‘Cabotage law review passes first reading’
The House of Representatives Committee on Maritime Safety, Education and Administration has disclosed that the Coastal and Inland Shipping Act Amendment Bill has gone through first reading.
Chairman of the committee, Lynda Ikpeazu, who made this known during an oversight visit to NIMASA, said the proposed amendment would reflect contemporary issues that would be beneficial to indigenous ship owners.
She said: “A more responsive Cabotage law will stimulate opportunities and policies for giving seafarers jobs and improve on shipbuilding capacity.”
Ikpeazu expressed confidence in the current management of NIMASA led by the Director-General, Dr. Bashir Jamoh.
He said: “The Director-General has laid a good foundation for the committee and we are here to monitor the activities of the Agency and see how it has performed so far as well as further legislative assistance needed to generate more revenue for the government.
“The NIMASA boss is doing his best to ensure that he repositions the Agency to deliver on its mandates. We will make sure we give the DG the necessary support he needs because we have seen him moving in the right direction. He has made it clear to us that he wants to address insecurity at the Gulf of Guinea.”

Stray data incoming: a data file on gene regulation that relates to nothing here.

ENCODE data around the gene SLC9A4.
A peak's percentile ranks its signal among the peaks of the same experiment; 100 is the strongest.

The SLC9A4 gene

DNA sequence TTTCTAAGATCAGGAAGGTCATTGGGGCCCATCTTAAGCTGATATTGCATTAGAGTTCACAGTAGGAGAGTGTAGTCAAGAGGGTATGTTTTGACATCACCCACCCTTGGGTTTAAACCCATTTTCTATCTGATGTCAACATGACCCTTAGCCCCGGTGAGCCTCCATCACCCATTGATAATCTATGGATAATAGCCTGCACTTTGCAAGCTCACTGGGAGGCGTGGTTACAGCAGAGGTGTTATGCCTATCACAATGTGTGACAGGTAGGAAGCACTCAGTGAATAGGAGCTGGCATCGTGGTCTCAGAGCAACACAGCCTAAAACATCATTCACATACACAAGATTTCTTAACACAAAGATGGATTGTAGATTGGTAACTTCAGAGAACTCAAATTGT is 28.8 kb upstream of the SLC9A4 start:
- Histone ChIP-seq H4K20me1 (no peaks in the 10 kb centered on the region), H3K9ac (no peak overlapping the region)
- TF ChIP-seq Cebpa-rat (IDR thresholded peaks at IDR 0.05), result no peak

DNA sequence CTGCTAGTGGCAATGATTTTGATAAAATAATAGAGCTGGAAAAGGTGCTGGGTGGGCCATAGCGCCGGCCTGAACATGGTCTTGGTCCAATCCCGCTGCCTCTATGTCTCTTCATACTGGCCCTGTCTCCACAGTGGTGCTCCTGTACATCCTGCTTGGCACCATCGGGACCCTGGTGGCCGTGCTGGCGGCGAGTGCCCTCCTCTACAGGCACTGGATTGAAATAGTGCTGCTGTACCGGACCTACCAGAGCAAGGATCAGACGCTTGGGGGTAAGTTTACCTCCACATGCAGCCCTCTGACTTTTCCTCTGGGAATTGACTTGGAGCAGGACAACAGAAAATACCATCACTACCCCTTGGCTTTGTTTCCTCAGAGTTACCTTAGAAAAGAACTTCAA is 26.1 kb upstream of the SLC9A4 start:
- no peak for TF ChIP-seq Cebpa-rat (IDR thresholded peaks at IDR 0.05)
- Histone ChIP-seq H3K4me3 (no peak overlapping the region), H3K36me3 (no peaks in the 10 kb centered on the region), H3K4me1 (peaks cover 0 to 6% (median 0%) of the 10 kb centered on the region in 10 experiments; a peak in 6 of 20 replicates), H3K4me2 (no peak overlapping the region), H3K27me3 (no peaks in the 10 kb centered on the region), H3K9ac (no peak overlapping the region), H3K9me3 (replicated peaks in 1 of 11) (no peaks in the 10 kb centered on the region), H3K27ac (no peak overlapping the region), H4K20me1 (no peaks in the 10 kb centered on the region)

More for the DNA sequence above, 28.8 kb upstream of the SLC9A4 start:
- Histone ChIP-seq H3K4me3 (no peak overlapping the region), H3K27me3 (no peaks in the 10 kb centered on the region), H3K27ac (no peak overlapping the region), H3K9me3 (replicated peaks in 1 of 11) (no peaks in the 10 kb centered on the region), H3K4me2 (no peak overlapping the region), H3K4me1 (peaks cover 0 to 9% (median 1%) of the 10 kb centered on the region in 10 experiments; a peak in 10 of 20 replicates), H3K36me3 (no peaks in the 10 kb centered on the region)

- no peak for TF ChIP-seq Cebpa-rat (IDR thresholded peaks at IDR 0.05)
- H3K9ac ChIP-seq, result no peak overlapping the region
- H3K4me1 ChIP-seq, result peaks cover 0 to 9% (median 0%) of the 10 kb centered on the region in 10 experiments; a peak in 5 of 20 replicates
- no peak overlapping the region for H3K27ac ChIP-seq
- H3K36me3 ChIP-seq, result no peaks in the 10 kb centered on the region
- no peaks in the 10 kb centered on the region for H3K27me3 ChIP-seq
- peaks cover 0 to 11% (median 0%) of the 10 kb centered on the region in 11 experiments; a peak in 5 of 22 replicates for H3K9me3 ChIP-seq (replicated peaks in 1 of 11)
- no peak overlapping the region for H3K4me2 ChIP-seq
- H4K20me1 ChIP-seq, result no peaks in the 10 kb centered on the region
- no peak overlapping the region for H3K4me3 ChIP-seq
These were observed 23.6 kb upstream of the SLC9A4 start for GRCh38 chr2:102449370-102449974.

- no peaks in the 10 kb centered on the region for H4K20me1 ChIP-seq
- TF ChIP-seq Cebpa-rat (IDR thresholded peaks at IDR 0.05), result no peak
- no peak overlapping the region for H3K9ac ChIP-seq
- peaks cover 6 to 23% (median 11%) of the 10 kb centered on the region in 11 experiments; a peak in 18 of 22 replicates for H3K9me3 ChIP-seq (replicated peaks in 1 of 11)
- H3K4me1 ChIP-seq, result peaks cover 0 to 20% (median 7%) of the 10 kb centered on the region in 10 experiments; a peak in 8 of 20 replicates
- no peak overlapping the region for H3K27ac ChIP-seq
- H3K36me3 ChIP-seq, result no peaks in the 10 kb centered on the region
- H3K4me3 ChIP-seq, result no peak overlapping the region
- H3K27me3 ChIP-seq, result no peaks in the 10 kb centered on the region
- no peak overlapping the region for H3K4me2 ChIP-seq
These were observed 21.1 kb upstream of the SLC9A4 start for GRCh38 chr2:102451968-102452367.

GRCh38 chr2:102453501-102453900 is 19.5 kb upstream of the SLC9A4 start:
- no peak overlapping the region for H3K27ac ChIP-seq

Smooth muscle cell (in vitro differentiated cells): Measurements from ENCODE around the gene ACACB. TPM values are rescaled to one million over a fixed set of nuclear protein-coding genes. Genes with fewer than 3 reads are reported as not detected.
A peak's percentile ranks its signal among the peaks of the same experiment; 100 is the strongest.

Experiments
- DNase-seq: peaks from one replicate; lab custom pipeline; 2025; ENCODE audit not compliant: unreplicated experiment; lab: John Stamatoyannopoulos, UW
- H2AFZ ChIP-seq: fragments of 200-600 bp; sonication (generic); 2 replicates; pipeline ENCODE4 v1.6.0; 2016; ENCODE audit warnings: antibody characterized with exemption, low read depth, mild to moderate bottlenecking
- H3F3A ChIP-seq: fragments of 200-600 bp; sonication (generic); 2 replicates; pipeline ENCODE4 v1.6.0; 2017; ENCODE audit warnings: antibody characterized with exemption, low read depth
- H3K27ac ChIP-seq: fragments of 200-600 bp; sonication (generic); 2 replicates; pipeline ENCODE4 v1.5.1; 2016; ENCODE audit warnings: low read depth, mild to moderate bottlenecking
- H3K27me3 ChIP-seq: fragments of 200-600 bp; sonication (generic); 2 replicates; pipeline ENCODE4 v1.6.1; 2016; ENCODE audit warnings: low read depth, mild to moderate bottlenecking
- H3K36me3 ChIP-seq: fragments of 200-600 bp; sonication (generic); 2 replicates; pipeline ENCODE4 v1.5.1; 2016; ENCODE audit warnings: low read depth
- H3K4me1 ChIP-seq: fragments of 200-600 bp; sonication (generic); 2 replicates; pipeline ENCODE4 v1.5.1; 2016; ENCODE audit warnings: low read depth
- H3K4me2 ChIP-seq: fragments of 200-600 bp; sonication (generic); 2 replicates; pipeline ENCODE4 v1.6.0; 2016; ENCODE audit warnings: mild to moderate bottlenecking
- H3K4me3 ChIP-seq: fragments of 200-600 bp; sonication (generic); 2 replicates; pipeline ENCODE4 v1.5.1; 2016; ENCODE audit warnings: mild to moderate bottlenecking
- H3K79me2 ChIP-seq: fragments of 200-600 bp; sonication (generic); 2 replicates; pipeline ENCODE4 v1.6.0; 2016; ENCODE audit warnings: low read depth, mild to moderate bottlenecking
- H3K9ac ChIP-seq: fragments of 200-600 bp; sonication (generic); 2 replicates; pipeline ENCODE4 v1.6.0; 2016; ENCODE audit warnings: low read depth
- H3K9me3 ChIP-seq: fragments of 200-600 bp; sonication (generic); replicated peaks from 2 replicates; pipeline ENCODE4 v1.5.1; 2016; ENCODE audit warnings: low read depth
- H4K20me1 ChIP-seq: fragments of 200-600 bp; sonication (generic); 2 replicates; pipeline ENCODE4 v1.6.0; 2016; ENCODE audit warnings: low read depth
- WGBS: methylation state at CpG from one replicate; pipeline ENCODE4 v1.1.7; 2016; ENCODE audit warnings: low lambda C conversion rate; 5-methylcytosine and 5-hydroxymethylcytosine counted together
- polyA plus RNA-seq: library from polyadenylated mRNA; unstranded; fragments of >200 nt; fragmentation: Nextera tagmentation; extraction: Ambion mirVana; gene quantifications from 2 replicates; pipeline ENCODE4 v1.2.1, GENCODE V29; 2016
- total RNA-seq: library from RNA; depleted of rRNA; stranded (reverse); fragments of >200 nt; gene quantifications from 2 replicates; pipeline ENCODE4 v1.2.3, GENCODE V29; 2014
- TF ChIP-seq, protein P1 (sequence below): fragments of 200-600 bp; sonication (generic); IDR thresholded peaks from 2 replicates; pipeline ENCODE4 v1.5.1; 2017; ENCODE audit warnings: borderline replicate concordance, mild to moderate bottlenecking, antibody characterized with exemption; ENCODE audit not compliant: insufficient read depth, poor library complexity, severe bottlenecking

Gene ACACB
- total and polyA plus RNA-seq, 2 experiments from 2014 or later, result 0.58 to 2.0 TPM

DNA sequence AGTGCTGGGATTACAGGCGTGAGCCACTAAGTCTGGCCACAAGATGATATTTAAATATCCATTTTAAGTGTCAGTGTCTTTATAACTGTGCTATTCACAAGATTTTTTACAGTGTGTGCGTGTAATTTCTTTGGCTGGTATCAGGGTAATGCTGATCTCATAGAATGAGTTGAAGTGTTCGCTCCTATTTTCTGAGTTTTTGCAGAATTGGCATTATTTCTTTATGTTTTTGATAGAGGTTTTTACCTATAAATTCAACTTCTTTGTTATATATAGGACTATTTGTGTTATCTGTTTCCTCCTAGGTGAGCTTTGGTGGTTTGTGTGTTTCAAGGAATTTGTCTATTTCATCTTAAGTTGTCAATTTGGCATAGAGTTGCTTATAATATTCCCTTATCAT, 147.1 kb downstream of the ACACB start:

Jamoh, in his response, said that human capacity development in the maritime industry would continue to get the desired attention.
He stated: “Human beings are the most important link in the maritime industry and, at the same time, the weakest and most complicated in the industry. This administration will take the issue of training and capacity development of staff seriously, and we have gone further to maintain a close relationship with the maritime workers union to ensure that dockworkers are properly trained.”
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